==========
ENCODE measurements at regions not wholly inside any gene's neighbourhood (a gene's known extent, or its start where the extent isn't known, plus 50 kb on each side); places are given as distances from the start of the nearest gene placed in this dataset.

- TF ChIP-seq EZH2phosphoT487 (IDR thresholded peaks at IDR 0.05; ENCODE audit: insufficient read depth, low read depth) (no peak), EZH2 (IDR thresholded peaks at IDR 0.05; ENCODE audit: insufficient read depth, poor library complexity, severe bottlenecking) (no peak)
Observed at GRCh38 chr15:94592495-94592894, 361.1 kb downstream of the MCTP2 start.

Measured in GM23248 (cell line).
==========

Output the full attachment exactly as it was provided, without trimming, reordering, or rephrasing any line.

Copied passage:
ENCODE measurements at regions not wholly inside any gene's neighbourhood (a gene's known extent, or its start where the extent isn't known, plus 50 kb on each side); places are given as distances from the start of the nearest gene placed in this dataset.

- TF ChIP-seq EZH2phosphoT487 (IDR thresholded peaks at IDR 0.05; ENCODE audit: insufficient read depth, low read depth) (no peak), EZH2 (IDR thresholded peaks at IDR 0.05; ENCODE audit: insufficient read depth, poor library complexity, severe bottlenecking) (no peak)
Observed at GRCh38 chr15:94592495-94592894, 361.1 kb downstream of the MCTP2 start.

Measured in GM23248 (cell line).